Curious About Water Birth? A Midwife Discusses Birthing Options

December 22, 2022

This article was reviewed by our Baystate Health team to ensure medical accuracy.

Sarit Naomi Shatken-Stern, CNM Sarit Naomi Shatken-Stern, CNM View Profile
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What to Expect With a Water Birth

Sarit Shatken-Stern, Certified Nurse Midwife, Baystate Medical Practices Pioneer discusses water birth and options for a healthy labor.


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Of all the decisions parents-to-be have to make before their little one arrives, among the most important is where they want to deliver their baby and what type of birthing experience they want to have.

According to Sarit Shatken-Stern, a Certified Nurse Midwife at Pioneer Women’s Health in Greenfield, MA, “I encourage every birthing individual and their partner to explore all the options for birth and to find a practice that respects and supports their choice. As you prepare for this momentous event, you want to be sure that your preferences are the priority rather than what’s easiest or even ‘standard’ for a given provider or practice.”

Among the perhaps lesser-known birth options—but one gaining in popularity—available to families in the Baystate region is water birth.

What is a water birth?

Shatken-Stern who gave birth to her two children via water birth explains: “A water birth means at least part of your labor, delivery, or both happen while you’re in a pool filled with warm water. Some people labor in a tub and birth out of the tub while others may deliver in the tub. As with all deliveries, there are no hard and fast rules about how a water birth will go. It’s all very spontaneous and should be in response to the needs of the birthing individual’s wishes and the health of that individual and the baby.”

What are the benefits of water birth?

Water birth is a popular option for birthing individuals who wish to deliver without the use of, or a decreased use of, pain-relieving measures including epidurals and opioids.

“Anyone who has ever sat in a hot tub or jacuzzi can appreciate the relaxing effects of being submerged in warm water,” says Shatken-Stern. “The water in a birthing tub is kept as close to body temperature as possible, helping to relax and loosen muscles which, in turn, reduces pain.”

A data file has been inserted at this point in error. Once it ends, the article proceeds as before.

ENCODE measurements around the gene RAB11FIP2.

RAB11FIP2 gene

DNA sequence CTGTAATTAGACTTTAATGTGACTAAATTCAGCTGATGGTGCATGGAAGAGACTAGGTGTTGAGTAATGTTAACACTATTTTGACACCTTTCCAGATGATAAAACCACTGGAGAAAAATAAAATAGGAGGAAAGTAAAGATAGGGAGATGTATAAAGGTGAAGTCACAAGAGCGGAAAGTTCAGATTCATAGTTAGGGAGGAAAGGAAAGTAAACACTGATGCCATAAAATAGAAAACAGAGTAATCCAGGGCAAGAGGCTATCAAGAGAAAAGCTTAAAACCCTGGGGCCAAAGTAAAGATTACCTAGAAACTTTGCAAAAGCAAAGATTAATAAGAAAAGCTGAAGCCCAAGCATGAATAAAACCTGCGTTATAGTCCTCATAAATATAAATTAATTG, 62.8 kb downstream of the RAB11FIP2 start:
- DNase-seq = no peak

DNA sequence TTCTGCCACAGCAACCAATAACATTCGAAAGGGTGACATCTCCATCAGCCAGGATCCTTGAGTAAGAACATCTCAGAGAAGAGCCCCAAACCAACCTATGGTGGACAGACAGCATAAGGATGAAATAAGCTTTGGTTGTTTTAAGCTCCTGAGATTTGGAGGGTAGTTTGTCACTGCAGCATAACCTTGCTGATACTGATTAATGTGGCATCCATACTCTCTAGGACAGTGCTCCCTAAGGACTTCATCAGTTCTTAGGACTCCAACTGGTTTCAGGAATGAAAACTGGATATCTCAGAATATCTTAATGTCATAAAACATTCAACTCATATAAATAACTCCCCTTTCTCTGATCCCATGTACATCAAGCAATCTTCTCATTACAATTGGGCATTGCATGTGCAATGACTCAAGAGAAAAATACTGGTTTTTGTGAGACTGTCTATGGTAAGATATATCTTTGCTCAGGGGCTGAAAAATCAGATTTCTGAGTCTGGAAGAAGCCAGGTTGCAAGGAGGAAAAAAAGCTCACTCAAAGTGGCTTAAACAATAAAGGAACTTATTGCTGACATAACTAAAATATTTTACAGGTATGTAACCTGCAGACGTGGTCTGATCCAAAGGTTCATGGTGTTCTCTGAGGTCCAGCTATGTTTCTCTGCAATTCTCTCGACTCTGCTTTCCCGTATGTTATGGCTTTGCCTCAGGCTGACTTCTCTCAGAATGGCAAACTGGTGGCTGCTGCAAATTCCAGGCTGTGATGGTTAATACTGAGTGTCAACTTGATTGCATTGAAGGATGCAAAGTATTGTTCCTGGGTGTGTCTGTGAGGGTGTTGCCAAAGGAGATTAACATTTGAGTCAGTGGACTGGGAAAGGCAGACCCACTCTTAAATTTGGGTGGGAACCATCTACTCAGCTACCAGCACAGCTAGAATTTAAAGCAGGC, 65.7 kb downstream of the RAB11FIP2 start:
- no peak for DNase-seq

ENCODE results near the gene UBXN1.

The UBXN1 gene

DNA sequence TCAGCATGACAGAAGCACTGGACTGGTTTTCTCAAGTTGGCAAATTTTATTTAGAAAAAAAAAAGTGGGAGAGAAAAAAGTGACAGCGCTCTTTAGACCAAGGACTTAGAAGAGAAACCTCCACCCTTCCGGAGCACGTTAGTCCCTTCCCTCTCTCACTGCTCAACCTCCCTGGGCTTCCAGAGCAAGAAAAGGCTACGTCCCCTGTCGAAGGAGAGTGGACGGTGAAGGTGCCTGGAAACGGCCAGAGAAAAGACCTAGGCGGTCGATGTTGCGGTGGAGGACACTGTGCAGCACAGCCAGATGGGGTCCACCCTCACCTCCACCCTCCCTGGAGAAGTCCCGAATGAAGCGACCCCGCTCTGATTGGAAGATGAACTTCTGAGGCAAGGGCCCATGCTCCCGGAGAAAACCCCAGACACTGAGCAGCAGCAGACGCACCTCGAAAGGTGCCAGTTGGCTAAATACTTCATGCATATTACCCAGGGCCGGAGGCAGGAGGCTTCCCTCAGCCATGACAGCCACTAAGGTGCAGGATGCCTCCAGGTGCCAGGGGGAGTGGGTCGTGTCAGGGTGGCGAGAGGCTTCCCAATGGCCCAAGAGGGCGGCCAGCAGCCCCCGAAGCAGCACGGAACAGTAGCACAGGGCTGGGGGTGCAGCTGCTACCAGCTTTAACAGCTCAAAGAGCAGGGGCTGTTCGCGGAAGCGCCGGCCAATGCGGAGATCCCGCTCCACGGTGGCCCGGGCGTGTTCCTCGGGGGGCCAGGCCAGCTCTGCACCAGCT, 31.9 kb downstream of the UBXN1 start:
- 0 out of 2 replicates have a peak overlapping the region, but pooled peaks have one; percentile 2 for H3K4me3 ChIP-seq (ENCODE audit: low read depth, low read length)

In addition, being in the water makes it easier to move and reposition as desired. This can help speed labor and, for some individuals, make contractions more effective as well as help move the baby down the pelvis. “Simply being buoyant and unencumbered can be very comforting to the birthing individual and increase their feeling of control over how the birth is progressing.”

Shatken-Stern also notes that water births have been shown to decrease the risk of severe perineal tearing and the need for an episiotomy.

An added benefit of water birth for the baby is the gentle transition it provides to life outside the womb. “While the baby is only submerged in the water for a few seconds,” says Shatken-Stern, “the transition from womb to the world is presumed to be a bit gentler when experienced in water.”

Who can—and can’t—have a water birth

While how you give birth is a personal choice, water birth may not be right for everybody.

Shatken-Stern says, “Water birth is a viable option for most healthy, full-term pregnancies including those where the birthing individual needs IV fluids, the baby needs continuous monitoring, the baby is being induced and even for many pregnancies considered ‘high risk’.”

However, she notes, there are certain complications that may rule out water birth as an option. These include:

  • You're expecting more than one baby.
  • You have mobility challenges.
  • Your blood pressure becomes dangerously elevated, your heart rate changes or you lose consciousness during labor.
  • Your baby shows signs of distress.
  • You are not a candidate for vaginal birth due to the baby being breech or you have placenta previa.
  • You have an infectious disease such as HIV, Hepatitits or COVID.

Beyond specific health reasons, Shatken-Stern adds that there are other reasons water birth may not be a good option. “There’s a pretty high degree of ‘ick’ factor associated with water birth,” she says. “If someone, or their partner, is squeamish or faints at the sight of blood, it’s probably not a great choice.”

Is Water Birth Right for You?

When it comes to water births planned at home or at hospital, knowledge is power. Shatken-Stern encourages expectant couples to learn all they can about the option and to have clear and candid conversations with their provider, midwife, or doula about their preference.

Is water birth covered by medical insurance?

“Water birth, which is covered by insurance the same way traditional birthing options* are,” says Shatken-Stern, “are a great way to bring a bit more of control and natural relief to the birthing process. If your provider isn’t familiar with or comfortable with the option, reach out to Pioneer Women’s Health at Baystate Franklin Medical Center to schedule a consult.”

*NOTE: The cost of a birth tub rental for an in-home option may be additional. Check with your insurance company.

Learn more about having your baby at The Birthplace at Baystate Franklin Medical Center.

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